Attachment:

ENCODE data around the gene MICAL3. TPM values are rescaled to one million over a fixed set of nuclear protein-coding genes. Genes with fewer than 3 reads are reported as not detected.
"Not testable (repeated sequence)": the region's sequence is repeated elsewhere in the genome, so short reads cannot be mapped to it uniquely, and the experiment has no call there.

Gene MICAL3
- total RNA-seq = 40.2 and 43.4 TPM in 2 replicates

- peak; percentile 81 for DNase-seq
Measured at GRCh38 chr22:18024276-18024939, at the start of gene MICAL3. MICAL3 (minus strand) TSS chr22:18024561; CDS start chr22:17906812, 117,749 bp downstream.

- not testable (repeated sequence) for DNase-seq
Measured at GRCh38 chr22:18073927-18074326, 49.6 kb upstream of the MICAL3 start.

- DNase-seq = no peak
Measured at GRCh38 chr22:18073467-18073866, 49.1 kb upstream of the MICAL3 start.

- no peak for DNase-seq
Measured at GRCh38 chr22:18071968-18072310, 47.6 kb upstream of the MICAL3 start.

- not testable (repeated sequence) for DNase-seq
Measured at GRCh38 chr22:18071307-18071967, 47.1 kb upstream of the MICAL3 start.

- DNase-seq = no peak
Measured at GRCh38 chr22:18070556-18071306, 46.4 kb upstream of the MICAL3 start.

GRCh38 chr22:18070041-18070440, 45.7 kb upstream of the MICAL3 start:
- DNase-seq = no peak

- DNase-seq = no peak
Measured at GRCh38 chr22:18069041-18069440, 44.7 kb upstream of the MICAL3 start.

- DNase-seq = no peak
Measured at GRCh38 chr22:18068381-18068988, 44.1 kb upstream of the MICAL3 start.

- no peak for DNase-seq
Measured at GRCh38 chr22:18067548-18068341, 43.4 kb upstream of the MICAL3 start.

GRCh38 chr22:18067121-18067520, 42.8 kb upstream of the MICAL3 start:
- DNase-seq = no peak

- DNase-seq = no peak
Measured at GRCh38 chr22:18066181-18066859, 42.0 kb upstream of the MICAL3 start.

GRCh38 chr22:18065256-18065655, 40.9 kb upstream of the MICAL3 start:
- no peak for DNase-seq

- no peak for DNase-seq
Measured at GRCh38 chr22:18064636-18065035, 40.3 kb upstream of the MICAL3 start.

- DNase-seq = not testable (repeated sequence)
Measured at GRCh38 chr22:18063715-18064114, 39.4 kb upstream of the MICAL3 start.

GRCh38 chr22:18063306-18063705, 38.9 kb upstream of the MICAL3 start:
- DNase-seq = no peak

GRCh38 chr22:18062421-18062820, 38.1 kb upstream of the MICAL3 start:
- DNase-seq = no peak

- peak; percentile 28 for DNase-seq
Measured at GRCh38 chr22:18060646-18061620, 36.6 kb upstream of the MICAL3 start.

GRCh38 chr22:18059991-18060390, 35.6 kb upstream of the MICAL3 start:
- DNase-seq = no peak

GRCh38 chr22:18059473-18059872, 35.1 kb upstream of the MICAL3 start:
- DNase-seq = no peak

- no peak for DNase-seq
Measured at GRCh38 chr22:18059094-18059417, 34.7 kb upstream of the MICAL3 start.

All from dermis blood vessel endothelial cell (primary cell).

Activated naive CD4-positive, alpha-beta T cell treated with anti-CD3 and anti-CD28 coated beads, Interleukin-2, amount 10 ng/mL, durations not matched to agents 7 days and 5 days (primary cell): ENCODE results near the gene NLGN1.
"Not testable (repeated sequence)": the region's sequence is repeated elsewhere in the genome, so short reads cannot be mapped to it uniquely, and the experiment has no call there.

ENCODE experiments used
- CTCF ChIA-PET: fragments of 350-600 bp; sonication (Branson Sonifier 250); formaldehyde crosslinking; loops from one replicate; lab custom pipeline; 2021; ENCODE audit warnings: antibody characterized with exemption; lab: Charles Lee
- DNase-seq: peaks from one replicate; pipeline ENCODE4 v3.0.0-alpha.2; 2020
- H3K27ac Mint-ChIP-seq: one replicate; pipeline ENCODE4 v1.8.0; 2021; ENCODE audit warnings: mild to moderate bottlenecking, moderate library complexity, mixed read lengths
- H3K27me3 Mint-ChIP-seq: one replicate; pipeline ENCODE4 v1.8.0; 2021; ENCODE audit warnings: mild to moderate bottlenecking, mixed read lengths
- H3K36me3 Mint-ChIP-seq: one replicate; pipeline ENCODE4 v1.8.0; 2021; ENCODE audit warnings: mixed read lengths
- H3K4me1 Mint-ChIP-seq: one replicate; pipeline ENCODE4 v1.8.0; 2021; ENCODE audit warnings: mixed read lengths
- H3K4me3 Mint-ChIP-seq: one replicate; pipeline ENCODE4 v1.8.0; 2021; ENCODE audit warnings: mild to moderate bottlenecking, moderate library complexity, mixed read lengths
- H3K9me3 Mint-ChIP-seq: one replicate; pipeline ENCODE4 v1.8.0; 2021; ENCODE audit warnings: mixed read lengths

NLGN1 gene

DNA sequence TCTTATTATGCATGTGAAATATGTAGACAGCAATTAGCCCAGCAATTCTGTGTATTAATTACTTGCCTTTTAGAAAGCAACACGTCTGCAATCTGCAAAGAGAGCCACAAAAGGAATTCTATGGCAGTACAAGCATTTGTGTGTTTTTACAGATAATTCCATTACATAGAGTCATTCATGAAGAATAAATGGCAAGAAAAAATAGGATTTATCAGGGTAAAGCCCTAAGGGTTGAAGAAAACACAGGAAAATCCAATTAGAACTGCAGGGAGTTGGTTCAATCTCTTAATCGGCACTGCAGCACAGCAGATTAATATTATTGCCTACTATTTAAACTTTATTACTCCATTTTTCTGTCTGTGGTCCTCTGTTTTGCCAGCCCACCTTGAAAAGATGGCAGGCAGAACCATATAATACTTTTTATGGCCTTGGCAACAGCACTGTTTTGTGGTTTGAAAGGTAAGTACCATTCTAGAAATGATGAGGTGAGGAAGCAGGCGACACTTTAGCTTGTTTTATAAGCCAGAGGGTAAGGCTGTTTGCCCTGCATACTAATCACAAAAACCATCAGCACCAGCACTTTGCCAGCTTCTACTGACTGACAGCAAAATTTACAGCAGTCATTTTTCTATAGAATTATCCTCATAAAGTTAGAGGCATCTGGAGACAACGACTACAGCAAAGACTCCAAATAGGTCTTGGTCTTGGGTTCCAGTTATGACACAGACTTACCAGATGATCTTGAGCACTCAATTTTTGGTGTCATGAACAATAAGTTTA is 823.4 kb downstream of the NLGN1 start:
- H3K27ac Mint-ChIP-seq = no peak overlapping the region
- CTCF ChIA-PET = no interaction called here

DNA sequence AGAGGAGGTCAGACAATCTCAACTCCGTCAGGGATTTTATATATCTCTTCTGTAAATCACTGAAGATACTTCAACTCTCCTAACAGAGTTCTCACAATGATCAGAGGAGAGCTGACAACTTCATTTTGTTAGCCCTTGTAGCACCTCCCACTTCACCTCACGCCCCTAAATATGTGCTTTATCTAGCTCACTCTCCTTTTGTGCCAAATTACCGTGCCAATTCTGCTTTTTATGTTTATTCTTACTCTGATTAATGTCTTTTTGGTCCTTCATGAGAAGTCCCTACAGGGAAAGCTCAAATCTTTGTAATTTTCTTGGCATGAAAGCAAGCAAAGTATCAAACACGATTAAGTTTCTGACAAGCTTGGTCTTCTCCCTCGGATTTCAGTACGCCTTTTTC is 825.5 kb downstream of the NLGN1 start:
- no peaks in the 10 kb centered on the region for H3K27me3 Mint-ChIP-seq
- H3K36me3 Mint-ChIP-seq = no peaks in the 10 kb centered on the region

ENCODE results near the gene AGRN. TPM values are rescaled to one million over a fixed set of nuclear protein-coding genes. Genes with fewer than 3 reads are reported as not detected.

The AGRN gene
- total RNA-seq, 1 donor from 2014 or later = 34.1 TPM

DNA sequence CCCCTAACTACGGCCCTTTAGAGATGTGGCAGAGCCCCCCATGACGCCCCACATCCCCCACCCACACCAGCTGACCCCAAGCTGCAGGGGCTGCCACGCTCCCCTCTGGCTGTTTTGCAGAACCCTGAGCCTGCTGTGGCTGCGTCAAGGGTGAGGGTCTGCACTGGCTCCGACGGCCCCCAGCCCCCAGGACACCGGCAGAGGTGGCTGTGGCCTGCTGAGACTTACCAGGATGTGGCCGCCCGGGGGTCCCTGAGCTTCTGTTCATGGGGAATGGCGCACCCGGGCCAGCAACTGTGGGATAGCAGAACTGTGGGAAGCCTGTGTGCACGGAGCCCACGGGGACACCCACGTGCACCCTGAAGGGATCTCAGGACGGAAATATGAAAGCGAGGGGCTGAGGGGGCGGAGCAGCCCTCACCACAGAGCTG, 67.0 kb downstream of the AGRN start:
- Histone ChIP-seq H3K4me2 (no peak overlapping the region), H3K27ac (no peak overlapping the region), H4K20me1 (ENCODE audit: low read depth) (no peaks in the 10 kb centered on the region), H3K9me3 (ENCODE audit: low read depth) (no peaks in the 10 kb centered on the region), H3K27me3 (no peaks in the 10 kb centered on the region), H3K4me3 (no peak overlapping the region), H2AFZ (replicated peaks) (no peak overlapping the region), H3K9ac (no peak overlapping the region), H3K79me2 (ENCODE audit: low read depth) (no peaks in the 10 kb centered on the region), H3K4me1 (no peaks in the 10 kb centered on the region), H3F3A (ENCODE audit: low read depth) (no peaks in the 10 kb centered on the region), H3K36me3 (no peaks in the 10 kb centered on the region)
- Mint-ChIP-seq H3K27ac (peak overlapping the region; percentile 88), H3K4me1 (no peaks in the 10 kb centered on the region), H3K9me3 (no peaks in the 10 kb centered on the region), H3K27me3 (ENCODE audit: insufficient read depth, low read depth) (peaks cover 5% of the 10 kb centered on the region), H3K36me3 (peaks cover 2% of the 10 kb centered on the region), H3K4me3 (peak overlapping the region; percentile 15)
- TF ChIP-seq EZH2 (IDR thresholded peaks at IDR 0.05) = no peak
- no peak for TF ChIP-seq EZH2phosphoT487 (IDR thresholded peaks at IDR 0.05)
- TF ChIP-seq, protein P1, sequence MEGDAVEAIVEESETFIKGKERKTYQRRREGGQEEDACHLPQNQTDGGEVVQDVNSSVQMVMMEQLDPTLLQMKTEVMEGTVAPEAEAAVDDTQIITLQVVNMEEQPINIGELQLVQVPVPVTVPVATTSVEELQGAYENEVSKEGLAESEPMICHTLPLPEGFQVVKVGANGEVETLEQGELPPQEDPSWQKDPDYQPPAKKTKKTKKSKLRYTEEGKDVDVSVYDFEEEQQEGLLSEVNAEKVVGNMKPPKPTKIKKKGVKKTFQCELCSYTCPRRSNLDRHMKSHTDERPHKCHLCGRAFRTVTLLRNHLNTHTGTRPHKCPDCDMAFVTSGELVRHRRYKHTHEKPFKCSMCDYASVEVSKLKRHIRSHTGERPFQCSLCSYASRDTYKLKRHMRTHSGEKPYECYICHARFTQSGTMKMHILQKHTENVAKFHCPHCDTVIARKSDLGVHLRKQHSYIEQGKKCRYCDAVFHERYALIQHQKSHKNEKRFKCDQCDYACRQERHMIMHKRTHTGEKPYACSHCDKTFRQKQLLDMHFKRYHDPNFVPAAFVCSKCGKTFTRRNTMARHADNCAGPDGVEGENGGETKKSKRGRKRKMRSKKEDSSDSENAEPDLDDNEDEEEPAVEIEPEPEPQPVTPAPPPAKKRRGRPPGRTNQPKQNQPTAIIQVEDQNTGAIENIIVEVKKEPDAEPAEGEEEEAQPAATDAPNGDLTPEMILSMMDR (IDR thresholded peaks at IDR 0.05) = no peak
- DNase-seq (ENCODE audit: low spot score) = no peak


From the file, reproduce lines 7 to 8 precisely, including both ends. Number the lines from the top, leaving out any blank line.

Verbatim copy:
- not testable (repeated sequence) for DNase-seq
Measured at GRCh38 chr22:18073927-18074326, 49.6 kb upstream of the MICAL3 start.